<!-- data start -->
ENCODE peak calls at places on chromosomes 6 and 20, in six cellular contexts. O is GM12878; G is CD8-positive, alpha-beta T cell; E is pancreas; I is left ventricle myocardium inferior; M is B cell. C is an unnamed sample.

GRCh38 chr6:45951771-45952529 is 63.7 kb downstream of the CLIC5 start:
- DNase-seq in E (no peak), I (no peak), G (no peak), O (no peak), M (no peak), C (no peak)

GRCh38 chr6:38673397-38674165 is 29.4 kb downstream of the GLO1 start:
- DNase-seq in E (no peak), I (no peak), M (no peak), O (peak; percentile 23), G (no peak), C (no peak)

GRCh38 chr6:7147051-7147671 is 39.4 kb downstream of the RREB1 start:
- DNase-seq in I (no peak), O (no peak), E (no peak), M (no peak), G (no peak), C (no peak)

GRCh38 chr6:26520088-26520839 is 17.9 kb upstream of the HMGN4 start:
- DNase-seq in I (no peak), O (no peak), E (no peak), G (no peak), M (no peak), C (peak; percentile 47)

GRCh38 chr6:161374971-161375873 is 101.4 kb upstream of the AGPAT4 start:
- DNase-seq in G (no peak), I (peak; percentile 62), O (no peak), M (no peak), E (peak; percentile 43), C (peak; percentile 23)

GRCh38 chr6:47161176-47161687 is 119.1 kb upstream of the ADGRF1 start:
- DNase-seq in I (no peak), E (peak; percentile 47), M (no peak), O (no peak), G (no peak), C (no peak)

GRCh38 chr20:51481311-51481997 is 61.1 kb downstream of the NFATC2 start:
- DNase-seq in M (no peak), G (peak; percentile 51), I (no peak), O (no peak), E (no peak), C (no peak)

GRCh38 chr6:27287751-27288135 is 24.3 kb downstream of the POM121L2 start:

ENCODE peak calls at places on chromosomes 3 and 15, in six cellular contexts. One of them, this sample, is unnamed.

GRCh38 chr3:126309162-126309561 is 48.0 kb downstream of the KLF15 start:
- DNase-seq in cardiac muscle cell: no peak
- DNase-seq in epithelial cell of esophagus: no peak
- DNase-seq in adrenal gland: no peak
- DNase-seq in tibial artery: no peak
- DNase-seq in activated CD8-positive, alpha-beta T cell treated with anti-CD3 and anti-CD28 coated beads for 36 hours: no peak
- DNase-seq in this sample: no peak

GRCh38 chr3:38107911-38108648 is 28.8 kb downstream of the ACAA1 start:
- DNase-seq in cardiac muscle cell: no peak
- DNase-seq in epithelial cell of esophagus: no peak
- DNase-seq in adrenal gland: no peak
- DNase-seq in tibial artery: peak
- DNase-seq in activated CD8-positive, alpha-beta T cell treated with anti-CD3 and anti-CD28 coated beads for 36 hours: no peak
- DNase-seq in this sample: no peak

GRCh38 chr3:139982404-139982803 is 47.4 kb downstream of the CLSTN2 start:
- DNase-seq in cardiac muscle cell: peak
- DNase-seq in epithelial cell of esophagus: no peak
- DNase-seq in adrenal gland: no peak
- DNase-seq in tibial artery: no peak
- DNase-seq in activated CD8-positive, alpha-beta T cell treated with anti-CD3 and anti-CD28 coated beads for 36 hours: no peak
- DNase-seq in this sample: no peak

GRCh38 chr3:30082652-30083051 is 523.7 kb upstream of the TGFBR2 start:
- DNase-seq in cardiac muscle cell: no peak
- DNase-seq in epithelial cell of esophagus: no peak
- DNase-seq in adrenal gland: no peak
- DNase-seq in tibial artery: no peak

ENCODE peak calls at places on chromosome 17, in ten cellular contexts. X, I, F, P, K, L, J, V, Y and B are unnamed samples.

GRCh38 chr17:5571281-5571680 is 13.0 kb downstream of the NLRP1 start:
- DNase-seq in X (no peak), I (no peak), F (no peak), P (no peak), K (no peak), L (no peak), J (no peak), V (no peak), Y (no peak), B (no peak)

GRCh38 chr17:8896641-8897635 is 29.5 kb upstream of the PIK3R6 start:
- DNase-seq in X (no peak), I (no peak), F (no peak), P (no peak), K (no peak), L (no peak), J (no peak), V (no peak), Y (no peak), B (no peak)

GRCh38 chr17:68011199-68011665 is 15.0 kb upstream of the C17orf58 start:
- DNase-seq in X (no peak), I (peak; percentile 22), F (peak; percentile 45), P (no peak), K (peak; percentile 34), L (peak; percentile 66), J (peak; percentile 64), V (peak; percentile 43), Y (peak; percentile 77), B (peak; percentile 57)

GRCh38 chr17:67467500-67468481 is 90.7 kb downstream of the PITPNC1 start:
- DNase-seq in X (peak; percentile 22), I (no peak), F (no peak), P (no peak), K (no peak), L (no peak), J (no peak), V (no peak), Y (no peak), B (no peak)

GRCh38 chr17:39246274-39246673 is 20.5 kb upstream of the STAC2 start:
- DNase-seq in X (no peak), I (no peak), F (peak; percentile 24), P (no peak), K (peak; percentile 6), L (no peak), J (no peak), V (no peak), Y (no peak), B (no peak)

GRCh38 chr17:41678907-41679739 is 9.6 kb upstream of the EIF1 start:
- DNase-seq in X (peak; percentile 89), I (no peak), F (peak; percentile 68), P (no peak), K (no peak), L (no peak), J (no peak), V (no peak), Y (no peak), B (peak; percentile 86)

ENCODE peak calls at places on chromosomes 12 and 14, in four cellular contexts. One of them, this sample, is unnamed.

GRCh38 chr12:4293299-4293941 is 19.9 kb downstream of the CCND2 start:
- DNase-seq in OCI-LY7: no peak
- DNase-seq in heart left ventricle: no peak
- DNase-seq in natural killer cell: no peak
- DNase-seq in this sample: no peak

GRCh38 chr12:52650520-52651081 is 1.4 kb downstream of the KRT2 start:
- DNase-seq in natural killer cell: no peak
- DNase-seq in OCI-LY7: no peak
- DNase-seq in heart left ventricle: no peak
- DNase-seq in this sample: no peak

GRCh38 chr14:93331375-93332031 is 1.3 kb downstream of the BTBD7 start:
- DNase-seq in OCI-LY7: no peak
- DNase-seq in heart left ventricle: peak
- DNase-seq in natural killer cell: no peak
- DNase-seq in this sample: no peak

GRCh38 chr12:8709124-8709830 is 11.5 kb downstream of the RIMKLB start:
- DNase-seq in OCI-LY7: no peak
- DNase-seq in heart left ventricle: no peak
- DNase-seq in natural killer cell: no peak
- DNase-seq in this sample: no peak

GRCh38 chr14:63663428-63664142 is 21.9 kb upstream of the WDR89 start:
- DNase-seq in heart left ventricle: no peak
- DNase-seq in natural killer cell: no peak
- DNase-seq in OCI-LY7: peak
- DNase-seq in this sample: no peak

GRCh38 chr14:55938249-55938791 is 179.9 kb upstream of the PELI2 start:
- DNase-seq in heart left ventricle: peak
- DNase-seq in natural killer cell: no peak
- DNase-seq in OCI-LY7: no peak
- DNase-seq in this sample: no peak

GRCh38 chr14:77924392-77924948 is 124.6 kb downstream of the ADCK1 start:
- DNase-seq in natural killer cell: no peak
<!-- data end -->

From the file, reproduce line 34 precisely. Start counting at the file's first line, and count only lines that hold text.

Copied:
- DNase-seq in epithelial cell of esophagus: no peak